#23 – An enormous honor and responsibility

A very good friend of mine and her husband have gone through four years of trying to have another baby with no success. They also tried four IUIs with their obstetrician, again with no success. Unexplained secondary infertility, a one-size-fits many diagnosis that while ties up their medical records with a neat looking bow, it leaves a couple falling apart emotionally with more questions than answers.

This friend and her husband told Sparring Partner and I that they put us down as a reference on their adoption application.

I nearly burst into tears over the incredible honor. That I might have a hand in helping my friends bring a baby into their wonderful lives leaves me speechless.

But after sleeping on it, I am yet again on the verge of tears. That I might have a hand in preventing my dear friends from bringing a baby into their lives makes me wonder if I shouldn’t decline. Maybe being speechless would be better than saying something that would be misconstrued. I unfortunately have a talent for that.

12 thoughts on “#23 – An enormous honor and responsibility”

  1. You don’t know how much it will help.

    We were put in the predicament of either lying to our agency(we were the “wrong” religion) or have friends and family vouch for us…thankfully, they came through like gangbusters and wrote letters that were so nice, that even I wanted to meet us.

    If you speak from your heart it will be fine. You don’t have to make them sound like saints…just normal people that have family support, and would make loving parents (if in fact they would).

  2. You’ll be fine. I know the feeling of things coming out of your mouth that you don’t really intend. I’m sure social workers account for nervousness and personality, but just make an effort to think before you speak. They tell us at work to wait 5 seconds before we ever respond to a question. It’s probably as applicable in real life as it is in court. And, if it’s just a letter – you get to edit yourself, as well as let others edit you.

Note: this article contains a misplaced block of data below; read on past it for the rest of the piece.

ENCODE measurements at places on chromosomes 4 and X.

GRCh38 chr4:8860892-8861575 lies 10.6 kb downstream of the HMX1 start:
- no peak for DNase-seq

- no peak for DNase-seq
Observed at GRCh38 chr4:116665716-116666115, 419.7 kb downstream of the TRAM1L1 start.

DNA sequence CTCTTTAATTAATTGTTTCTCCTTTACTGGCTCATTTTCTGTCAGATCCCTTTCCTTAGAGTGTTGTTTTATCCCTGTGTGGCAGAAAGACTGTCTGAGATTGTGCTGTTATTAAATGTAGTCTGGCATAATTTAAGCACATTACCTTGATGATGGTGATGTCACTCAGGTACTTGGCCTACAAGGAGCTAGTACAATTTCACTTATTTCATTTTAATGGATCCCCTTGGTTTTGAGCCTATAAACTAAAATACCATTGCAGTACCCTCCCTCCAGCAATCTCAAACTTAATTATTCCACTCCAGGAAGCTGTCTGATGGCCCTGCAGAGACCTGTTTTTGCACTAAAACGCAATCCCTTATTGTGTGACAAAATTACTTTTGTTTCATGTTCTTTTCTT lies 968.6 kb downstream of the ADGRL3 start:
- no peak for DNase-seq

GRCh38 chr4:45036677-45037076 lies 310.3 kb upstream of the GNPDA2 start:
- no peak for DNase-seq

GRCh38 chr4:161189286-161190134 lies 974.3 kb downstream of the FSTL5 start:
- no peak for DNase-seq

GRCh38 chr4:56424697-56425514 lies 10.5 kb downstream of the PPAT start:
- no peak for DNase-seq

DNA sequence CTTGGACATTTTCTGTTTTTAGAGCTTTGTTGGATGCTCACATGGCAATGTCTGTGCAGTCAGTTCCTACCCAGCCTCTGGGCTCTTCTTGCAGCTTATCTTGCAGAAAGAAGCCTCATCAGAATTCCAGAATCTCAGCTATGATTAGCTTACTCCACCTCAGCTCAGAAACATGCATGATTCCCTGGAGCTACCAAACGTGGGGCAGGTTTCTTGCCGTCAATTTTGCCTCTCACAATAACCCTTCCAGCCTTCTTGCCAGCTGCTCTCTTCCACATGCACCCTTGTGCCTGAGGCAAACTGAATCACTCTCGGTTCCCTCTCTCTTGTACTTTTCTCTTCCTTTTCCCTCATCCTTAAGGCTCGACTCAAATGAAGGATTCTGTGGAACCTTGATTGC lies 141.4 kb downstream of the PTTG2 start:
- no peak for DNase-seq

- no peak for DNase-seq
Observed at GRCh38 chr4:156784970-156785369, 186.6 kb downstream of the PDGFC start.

I hope your friends’ path to a baby smooths out and they can realize their dream soon.

  3. I have a friend who is a social worker for an adoption agency. Email me if you would like me to talk to her and ask some questions as to what to include in the letter. I would be more than happy to do that. We just recently became friends and have LOTS in common (IF) . I’m sure she would be more than happy to help too!

  4. I think you should do it. Let them read your letter if you are worried about it. They want you to do it – I think that is because they know you are both honest and a true friend. You wont let them down.

  5. You should definitely do it. Chances are good you will be writing a letter, in which case you can write and rewrite and rewrite again–you can even have your friends look it over if you want. If you get a call, the social worker will definitely have a list of questions and your friends will be so glad to have such wonderful references to answer them. Please, do this for them. I can’t tell you how meaningful it was to me to get those reference letters and how much I appreciated them.

  6. Hi there, I found your blog through my tag surfer, but it seems you have a few blog buddies that I read as well. OHN for example. When I asked a couple of my friends to write me a reference for our adoption, it was really difficult to do because it meant putting my dream of having my own behind me and moving forward into the unknown. It would help if you asked them what areas should you cover. Talk about their character, their marriage, the kind of parents you’d think they’d be. We didn’t have much practical experience with children, because the pain of infertility drove us away from child centred gatherings. You won’t prevent them getting a child, just speak from your heart.


    1. Thank you Deathstar, for your valuable insight to a very personal experience. I think I was feeling so overwhelmed by my friend’s announcement and combined with how life-altering the experience will be for her, that I lost sight of what’s important and what you reminded me of, and that is to just speak from my heart. Thank you again.

  7. Unless you write that they are running a meth lab in their basement and routinely scatter broken glass on their floors and would allow the child to eat lead paint chips, you won’t have a hand in them not getting a baby. Just say nice (and true) things and your letter will do nothing but help.

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